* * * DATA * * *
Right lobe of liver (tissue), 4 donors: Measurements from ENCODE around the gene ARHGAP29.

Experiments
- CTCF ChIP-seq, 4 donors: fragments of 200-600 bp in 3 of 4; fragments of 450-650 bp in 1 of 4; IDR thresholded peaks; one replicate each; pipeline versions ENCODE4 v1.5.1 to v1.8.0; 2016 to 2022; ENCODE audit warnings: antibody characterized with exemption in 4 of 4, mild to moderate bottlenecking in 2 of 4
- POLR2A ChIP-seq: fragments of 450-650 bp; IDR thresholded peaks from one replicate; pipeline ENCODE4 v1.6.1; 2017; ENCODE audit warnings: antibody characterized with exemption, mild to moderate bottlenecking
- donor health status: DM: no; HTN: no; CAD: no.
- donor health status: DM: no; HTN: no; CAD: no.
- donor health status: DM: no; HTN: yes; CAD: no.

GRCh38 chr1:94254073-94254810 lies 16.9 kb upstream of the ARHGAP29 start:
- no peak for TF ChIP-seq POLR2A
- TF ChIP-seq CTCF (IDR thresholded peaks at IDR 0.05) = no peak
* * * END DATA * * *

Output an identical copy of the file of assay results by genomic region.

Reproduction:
Right lobe of liver (tissue), 4 donors: Measurements from ENCODE around the gene ARHGAP29.

Experiments
- CTCF ChIP-seq, 4 donors: fragments of 200-600 bp in 3 of 4; fragments of 450-650 bp in 1 of 4; IDR thresholded peaks; one replicate each; pipeline versions ENCODE4 v1.5.1 to v1.8.0; 2016 to 2022; ENCODE audit warnings: antibody characterized with exemption in 4 of 4, mild to moderate bottlenecking in 2 of 4
- POLR2A ChIP-seq: fragments of 450-650 bp; IDR thresholded peaks from one replicate; pipeline ENCODE4 v1.6.1; 2017; ENCODE audit warnings: antibody characterized with exemption, mild to moderate bottlenecking
- donor health status: DM: no; HTN: no; CAD: no.
- donor health status: DM: no; HTN: no; CAD: no.
- donor health status: DM: no; HTN: yes; CAD: no.

GRCh38 chr1:94254073-94254810 lies 16.9 kb upstream of the ARHGAP29 start:
- no peak for TF ChIP-seq POLR2A
- TF ChIP-seq CTCF (IDR thresholded peaks at IDR 0.05) = no peak